My biggest piece of advice? Stay away from those super flexible materials. If there’s too much flexibility, your pick will linger on each string too long. Then, you won’t have the crisp, robust sound you want when you use a pick. 

Materials like celluloid are often the most rigid and can give you that crisp sound. 


Generally, beginner players should use lighter picks (or picks that are .06mm). Thinner picks are great tools to use when playing chords or mastering the art of strumming. 

Because most students start learning chords and strumming first, thinner picks aid beginner players the best. 

Time to Strum

Playing the guitar is all about creativity and expression. Use whatever tools you have—a pick or your fingers—to create the sounds and music that feel the best for you. 

Don’t hold yourself back by constraints or made-up rules; some guitarists even use the palm of their hands to hit the strings. The important thing is to have fun and make some rockin’ music. 


What can I use if I don’t have a guitar pick?

Craving a jam session but can’t seem to find your pick anywhere? No worries! There are numerous substitutes for picks, including your fingers, thumb, or even coins.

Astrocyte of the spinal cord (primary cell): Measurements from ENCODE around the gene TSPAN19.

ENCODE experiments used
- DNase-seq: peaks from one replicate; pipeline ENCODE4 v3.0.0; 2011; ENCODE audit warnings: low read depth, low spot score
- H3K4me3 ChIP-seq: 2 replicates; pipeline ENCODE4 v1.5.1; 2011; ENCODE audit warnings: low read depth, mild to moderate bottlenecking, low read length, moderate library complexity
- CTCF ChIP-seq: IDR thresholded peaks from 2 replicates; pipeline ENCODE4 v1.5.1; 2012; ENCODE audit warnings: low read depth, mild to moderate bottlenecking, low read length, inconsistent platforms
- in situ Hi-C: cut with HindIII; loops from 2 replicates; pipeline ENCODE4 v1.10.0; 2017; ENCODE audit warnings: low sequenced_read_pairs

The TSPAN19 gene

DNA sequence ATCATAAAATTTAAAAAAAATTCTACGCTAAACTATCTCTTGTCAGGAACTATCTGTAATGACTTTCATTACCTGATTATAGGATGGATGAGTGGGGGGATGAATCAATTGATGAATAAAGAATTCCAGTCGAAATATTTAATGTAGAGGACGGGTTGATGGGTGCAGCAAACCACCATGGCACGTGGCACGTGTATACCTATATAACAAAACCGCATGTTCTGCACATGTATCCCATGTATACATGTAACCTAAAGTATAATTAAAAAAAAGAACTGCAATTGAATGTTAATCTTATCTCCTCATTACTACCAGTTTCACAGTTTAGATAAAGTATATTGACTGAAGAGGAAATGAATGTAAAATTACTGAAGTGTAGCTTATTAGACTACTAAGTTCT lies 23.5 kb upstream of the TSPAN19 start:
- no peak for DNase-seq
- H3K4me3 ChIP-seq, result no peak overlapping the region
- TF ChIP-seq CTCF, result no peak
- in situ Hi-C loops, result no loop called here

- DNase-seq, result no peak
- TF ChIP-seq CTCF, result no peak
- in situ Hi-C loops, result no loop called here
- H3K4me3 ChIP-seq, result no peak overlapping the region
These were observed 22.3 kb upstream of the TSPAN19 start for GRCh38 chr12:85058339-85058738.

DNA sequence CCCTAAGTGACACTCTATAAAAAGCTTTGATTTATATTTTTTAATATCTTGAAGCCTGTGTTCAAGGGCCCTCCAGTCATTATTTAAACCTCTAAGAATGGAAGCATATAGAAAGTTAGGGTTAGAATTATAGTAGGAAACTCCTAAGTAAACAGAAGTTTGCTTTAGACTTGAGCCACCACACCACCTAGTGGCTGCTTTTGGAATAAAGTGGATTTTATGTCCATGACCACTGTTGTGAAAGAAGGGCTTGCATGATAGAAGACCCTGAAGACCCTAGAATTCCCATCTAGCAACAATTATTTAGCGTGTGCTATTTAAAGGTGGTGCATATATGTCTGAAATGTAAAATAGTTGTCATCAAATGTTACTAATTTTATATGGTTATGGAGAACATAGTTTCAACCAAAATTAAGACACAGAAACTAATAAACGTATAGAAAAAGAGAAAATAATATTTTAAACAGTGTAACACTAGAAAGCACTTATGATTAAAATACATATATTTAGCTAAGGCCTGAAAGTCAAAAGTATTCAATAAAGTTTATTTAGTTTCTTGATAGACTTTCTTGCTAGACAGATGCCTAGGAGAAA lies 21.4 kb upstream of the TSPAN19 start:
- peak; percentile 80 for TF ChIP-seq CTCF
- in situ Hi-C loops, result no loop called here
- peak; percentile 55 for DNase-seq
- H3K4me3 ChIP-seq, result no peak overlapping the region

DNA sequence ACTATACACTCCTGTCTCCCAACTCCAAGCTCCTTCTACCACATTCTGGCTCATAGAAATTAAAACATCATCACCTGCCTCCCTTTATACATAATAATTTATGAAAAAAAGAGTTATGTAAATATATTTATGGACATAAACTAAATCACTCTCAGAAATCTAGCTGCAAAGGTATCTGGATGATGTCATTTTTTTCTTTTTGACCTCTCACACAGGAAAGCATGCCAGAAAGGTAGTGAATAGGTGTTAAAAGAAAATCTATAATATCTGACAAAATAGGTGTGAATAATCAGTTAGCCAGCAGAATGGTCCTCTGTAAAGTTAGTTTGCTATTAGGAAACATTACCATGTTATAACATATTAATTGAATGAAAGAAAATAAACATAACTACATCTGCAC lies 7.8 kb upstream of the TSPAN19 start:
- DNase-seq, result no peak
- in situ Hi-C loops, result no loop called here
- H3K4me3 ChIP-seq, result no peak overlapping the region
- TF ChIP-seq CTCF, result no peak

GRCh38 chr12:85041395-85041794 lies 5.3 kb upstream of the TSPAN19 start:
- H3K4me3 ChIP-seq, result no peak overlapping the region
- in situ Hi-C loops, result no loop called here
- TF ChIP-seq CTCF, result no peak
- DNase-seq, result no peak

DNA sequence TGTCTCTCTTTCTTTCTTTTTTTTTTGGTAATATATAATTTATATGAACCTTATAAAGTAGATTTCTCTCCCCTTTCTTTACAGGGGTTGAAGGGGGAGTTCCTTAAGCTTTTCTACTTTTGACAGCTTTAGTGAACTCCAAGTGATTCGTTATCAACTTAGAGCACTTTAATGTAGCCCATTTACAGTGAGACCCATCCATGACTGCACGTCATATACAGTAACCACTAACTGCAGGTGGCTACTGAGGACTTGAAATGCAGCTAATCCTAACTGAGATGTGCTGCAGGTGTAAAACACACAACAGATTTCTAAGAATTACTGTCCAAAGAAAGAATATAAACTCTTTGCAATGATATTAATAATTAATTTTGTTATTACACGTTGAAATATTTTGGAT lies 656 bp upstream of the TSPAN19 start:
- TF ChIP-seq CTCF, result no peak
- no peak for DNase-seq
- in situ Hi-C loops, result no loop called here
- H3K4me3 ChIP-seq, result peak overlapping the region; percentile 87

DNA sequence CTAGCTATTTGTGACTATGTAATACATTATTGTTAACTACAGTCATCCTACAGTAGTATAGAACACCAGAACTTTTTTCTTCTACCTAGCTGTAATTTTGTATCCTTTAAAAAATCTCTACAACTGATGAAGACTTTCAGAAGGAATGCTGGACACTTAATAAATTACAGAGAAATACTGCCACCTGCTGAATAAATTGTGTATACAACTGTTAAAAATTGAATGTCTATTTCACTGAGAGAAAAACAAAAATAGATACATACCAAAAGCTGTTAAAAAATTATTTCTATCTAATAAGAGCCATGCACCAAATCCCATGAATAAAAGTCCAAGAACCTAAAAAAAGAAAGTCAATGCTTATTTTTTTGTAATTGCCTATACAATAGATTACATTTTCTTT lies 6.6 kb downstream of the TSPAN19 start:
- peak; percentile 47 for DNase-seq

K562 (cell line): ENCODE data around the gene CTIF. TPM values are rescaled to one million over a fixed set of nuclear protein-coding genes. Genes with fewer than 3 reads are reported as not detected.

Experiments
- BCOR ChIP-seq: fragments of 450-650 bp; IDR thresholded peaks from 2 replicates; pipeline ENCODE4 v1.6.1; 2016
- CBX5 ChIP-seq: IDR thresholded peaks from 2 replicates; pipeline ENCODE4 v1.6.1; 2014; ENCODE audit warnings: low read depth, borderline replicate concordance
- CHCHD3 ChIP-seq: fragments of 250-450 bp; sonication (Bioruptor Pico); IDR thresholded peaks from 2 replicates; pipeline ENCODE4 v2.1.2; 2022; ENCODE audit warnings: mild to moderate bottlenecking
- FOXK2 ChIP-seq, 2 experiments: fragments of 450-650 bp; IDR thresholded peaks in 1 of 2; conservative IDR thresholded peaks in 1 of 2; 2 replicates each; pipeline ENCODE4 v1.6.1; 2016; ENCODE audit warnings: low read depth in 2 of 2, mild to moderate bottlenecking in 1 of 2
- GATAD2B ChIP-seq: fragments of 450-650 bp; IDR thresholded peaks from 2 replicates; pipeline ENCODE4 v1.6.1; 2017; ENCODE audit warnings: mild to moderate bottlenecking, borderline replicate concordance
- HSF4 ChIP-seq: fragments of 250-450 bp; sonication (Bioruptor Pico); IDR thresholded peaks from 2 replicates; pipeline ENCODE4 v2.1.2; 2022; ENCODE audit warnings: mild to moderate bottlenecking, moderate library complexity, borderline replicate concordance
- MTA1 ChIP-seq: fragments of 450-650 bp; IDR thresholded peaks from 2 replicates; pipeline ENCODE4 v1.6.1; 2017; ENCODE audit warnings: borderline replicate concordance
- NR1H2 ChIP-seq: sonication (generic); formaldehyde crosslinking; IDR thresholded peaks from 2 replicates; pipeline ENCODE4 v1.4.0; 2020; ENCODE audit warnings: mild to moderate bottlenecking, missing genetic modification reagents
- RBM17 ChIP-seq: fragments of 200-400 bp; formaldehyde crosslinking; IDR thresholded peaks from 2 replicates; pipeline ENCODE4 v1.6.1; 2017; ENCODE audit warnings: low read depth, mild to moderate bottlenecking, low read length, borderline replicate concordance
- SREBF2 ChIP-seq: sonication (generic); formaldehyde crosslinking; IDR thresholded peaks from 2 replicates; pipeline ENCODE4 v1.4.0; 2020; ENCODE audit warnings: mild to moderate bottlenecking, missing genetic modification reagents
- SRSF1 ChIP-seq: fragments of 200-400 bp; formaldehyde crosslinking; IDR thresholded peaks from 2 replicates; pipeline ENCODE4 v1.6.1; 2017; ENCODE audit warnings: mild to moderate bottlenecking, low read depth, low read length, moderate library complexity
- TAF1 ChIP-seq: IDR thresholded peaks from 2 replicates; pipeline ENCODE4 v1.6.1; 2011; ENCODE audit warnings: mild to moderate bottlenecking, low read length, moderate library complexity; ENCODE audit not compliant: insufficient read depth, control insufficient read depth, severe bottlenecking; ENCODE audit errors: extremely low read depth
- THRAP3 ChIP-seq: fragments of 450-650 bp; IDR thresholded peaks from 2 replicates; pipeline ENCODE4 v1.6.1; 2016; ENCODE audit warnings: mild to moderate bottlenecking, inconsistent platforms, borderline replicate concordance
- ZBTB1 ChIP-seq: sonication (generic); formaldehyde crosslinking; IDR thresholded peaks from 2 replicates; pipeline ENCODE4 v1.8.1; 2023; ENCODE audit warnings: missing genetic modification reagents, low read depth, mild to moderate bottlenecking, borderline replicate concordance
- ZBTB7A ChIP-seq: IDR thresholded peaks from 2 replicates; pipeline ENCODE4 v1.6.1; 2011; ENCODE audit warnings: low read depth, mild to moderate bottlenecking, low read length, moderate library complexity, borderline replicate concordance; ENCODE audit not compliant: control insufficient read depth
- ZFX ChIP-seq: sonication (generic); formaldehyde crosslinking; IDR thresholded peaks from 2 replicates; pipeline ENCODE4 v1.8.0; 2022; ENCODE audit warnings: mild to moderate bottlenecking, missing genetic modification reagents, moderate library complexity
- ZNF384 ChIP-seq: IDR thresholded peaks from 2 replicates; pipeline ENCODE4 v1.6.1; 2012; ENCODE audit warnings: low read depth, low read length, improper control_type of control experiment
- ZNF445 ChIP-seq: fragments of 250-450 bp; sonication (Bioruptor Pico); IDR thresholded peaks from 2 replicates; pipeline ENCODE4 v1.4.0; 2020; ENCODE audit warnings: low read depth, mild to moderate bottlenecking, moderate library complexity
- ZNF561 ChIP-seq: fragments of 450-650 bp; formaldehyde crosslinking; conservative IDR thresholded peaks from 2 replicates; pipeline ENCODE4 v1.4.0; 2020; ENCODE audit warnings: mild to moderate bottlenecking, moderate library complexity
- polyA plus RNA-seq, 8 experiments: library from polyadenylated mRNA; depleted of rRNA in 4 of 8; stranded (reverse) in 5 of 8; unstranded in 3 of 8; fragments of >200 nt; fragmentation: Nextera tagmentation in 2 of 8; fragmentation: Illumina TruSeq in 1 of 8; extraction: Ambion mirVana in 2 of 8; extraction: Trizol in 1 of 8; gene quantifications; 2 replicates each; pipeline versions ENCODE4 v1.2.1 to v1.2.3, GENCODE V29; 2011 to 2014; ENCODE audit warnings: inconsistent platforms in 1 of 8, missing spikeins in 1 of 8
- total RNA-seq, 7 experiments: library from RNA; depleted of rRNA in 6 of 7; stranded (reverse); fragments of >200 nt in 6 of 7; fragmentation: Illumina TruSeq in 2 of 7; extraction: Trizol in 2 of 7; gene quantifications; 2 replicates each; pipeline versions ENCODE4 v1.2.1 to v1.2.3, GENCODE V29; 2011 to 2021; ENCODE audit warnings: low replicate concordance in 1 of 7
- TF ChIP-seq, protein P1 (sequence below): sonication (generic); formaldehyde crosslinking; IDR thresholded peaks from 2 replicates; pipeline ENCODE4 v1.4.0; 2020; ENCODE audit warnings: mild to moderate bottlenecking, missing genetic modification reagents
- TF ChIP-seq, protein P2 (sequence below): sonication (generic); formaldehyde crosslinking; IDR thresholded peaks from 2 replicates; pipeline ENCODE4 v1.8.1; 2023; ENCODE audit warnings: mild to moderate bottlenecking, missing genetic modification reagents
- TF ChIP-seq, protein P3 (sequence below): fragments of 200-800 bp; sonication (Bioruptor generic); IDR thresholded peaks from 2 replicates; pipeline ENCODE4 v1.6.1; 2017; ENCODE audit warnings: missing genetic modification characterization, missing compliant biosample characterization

Choose a coin like a quarter or a nickel, as these coins are more mid-size and should fit in your hand relatively well. 

Is fingerpicking hard to learn?

Fingerpicking isn’t too hard to learn. It does present beginner players with a learning curve, but it’s not impossible to overcome. 

If you’re dedicated to the idea of mastering the art of fingerpicking, the answer lies in practice. 

Make sure to switch up your technique and practice fingerpicking both melodies and chords to truly master this technique.

Is fingerpicking good for beginners?

Fingerpicking is a great technique for beginners. Using your fingers to strum allows you to focus on other aspects of playing, like rhythm, fret finger placement, posture, and more. 

Most players struggle with holding onto their picks. So, strumming without one is an excellent way to immerse yourself in the groove of playing.